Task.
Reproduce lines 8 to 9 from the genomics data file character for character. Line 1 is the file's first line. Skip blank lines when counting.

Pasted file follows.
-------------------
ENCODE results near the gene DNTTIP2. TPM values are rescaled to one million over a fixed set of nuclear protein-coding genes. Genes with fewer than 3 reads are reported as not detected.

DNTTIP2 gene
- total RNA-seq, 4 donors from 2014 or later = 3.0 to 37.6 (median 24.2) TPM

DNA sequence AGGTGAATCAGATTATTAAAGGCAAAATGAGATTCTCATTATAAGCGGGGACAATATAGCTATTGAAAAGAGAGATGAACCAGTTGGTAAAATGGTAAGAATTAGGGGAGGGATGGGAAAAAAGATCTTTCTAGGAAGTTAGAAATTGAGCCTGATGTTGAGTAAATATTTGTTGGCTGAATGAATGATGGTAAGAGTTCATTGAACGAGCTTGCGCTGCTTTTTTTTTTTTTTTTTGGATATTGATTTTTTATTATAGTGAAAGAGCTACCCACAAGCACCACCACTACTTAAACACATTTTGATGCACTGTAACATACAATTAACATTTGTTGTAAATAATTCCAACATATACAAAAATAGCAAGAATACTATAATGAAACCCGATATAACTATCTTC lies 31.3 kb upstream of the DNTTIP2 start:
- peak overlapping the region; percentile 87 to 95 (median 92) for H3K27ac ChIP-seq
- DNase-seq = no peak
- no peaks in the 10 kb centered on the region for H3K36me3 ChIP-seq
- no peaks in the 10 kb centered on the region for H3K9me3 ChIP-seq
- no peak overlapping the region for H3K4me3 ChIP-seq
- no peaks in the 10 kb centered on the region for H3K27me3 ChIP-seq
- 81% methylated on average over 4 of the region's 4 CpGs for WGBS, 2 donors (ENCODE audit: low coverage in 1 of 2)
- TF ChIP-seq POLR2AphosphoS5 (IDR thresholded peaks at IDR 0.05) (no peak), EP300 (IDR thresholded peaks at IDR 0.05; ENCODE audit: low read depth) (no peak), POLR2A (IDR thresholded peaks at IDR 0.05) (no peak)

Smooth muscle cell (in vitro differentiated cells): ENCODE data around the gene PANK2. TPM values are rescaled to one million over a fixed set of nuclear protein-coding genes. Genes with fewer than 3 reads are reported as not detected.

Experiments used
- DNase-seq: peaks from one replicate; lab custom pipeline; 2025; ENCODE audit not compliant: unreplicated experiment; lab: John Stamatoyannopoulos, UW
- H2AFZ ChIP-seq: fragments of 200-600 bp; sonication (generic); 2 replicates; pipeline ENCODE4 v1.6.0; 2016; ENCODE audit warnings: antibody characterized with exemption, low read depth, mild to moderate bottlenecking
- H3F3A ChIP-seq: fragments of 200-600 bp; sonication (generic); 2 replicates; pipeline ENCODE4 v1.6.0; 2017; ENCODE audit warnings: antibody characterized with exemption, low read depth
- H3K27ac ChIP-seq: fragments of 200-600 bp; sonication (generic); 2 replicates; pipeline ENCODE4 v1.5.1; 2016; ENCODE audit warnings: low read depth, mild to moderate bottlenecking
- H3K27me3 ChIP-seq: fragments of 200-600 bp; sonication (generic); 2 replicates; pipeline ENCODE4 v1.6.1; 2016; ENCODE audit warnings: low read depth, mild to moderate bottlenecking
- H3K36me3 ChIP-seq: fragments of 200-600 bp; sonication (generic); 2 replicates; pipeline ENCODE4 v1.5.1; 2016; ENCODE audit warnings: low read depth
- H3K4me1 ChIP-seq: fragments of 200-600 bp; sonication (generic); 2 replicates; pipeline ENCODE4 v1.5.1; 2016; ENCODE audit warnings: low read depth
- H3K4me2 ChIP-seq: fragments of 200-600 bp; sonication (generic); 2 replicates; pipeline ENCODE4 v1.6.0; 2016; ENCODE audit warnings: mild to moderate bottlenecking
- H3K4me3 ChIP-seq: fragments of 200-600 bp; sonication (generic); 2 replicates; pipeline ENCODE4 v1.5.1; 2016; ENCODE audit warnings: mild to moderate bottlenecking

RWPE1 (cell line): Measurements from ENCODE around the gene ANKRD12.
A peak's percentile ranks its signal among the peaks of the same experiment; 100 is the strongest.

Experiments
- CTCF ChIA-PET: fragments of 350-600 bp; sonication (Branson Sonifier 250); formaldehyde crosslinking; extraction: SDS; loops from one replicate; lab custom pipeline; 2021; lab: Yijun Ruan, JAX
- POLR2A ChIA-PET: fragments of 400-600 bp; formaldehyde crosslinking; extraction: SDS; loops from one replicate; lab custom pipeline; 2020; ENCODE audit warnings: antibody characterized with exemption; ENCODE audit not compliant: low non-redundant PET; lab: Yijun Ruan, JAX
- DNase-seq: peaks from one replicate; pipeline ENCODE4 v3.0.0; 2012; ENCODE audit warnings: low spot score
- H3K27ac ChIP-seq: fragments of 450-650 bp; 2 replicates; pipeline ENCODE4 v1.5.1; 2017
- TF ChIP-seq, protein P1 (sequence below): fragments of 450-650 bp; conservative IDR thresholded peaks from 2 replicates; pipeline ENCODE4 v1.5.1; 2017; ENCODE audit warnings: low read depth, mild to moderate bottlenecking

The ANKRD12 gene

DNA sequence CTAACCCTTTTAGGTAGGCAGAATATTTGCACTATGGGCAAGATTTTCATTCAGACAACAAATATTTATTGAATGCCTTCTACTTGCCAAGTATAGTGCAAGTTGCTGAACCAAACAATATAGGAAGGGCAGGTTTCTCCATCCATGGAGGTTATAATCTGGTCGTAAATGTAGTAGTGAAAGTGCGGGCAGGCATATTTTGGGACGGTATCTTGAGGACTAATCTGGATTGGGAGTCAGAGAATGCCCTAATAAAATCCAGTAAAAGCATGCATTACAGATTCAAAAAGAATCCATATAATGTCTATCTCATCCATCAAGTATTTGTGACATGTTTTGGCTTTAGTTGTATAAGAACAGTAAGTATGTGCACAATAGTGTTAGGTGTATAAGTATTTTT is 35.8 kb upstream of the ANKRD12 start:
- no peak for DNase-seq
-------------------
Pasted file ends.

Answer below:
- no peaks in the 10 kb centered on the region for H3K9me3 ChIP-seq
- no peak overlapping the region for H3K4me3 ChIP-seq